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Here are the stories getting a closer look on today's rundown: armed occupiers of a wildlife refuge are found not guilty; teachers try to keep discussion of this year’s election civil; and groups fight for a name change at Yale University.

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Author: Bonds Developed in Infancy Can Strengthen in Teen Years

August 25. 2010

NASHVILLE, Tenn. - The "terrible twos" and the "traumatic teens" are complete myths, according to award-winning journalist and mother Lu Hanessian. She says small children have simple needs and don't have "grown up" motives for behavior, while the opposite is true of teenagers.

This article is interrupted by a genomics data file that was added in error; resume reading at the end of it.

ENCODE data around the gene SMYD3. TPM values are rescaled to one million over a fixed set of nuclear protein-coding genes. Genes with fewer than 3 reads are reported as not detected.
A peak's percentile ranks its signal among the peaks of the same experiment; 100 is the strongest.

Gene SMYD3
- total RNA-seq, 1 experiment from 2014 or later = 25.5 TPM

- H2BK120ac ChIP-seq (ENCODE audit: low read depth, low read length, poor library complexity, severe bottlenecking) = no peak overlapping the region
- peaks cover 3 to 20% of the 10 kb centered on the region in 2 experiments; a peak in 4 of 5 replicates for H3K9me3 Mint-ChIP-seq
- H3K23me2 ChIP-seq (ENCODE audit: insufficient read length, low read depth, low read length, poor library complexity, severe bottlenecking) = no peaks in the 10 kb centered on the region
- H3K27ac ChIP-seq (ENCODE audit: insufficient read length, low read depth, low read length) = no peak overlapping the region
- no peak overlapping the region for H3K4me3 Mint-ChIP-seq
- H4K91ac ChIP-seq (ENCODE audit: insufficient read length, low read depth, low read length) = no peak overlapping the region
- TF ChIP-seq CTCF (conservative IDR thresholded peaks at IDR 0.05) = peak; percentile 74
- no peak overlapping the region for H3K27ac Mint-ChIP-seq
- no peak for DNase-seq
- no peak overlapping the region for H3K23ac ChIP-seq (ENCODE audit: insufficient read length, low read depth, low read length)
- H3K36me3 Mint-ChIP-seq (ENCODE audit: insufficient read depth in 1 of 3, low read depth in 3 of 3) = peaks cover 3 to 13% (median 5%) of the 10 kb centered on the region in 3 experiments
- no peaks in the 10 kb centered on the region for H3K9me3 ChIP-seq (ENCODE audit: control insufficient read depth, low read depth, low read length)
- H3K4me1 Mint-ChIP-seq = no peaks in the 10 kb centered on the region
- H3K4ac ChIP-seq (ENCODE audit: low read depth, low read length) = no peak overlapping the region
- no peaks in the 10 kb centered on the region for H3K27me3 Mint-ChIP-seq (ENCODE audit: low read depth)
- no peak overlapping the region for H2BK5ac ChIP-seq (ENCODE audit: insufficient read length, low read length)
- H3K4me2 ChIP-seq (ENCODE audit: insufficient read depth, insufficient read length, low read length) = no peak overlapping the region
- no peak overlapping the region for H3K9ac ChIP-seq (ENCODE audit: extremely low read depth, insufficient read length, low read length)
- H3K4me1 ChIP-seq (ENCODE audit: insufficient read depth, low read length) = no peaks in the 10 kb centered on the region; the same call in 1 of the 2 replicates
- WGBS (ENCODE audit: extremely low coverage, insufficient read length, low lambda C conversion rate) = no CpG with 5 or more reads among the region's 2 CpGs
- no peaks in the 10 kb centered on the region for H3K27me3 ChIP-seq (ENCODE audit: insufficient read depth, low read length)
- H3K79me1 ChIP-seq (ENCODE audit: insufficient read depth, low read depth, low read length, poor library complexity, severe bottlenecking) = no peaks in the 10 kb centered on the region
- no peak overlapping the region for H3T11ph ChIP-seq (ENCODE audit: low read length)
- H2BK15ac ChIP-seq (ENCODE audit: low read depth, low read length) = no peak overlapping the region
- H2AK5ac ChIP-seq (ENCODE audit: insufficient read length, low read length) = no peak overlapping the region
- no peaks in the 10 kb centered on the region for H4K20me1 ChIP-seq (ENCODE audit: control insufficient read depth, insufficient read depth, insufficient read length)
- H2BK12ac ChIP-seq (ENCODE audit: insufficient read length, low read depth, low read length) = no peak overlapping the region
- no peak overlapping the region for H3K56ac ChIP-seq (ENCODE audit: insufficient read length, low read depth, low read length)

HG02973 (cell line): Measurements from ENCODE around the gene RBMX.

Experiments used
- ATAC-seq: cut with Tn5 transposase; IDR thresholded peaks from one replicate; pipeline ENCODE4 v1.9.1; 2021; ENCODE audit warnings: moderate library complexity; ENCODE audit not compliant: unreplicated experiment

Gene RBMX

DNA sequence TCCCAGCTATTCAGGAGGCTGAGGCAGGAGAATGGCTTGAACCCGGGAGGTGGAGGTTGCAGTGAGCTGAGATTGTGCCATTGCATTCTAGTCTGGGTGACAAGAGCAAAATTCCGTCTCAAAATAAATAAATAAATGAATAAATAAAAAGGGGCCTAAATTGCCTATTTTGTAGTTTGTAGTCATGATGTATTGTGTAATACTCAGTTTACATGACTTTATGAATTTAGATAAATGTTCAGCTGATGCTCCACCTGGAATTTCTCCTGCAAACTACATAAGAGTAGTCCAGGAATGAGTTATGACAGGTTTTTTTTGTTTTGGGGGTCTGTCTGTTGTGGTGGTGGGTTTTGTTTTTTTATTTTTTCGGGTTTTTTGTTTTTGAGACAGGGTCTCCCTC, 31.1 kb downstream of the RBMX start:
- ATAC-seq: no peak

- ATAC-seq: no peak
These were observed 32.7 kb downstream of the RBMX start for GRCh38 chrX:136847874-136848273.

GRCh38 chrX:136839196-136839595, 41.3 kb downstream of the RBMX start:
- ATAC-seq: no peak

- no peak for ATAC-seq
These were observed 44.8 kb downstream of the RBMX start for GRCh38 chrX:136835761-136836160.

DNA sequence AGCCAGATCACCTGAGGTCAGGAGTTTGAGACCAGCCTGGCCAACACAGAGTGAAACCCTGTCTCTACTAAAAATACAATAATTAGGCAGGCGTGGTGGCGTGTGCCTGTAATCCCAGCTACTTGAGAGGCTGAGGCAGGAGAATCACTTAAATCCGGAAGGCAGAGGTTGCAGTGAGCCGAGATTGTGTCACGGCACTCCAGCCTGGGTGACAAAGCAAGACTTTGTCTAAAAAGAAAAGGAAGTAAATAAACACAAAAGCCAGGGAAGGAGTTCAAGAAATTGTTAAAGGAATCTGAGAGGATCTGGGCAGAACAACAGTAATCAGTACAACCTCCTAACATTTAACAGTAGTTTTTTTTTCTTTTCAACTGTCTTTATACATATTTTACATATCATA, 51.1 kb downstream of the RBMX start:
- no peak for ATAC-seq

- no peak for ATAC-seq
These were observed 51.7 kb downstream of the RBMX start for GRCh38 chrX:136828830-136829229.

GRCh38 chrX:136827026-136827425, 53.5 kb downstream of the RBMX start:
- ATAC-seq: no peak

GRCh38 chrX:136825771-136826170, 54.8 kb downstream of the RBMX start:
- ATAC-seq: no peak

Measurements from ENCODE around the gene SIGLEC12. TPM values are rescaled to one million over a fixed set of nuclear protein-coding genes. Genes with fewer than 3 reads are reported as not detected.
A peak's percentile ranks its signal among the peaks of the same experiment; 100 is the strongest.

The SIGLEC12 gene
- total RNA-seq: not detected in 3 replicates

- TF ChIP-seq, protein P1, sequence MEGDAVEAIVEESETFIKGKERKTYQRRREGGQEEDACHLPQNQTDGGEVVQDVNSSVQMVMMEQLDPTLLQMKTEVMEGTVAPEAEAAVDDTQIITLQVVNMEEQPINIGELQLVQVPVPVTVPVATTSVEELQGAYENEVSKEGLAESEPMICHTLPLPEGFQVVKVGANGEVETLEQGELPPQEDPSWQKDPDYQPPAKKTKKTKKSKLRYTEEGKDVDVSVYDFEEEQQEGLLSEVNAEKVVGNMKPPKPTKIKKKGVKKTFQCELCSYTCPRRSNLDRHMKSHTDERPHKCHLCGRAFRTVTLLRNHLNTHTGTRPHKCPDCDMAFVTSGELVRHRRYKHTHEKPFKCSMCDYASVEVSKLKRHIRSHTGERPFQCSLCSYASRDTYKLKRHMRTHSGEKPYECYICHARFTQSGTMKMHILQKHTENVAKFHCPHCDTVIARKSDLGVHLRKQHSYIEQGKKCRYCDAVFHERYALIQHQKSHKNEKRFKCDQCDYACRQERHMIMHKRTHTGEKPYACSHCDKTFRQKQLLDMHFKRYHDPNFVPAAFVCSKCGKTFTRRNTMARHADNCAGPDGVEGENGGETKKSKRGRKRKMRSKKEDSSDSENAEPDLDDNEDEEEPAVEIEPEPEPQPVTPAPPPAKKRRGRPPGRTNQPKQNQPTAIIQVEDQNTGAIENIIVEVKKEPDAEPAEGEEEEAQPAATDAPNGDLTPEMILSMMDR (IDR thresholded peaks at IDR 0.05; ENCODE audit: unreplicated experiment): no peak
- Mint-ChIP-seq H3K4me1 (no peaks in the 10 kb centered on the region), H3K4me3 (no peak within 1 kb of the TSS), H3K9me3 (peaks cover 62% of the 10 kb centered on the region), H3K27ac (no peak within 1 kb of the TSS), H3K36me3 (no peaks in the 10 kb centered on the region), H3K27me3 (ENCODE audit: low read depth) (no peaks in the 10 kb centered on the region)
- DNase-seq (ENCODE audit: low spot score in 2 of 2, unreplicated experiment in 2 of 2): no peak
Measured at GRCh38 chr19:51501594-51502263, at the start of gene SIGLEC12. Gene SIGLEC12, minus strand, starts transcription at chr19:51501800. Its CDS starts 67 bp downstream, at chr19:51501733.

"It is an innocent mistake on the culture's behalf, since parents who are in the throes of these difficult periods can't help but go into fight/flight defense mode because things can get very stressful."

Parents who can keep from falling into the trap of fighting or withdrawing from their teenager can change the way the child's brain responds, Hanessian says, creating a new, adult attachment that promotes positive personality development.

"The front of the brain is where we develop empathy. It's where we cultivate the integrated fibers for mood regulation, body regulation, intuition, even morality. These functions just don't exist on their own; we behave our way into them."

Hanessian says teenagers' brains experience massive re-wiring during adolescence, and good parenting can help children become well-adjusted adults. She's the author of the acclaimed book "Let the Baby Drive: Navigating the Road of New Motherhood."

Randy O'Brien, Public News Service - TN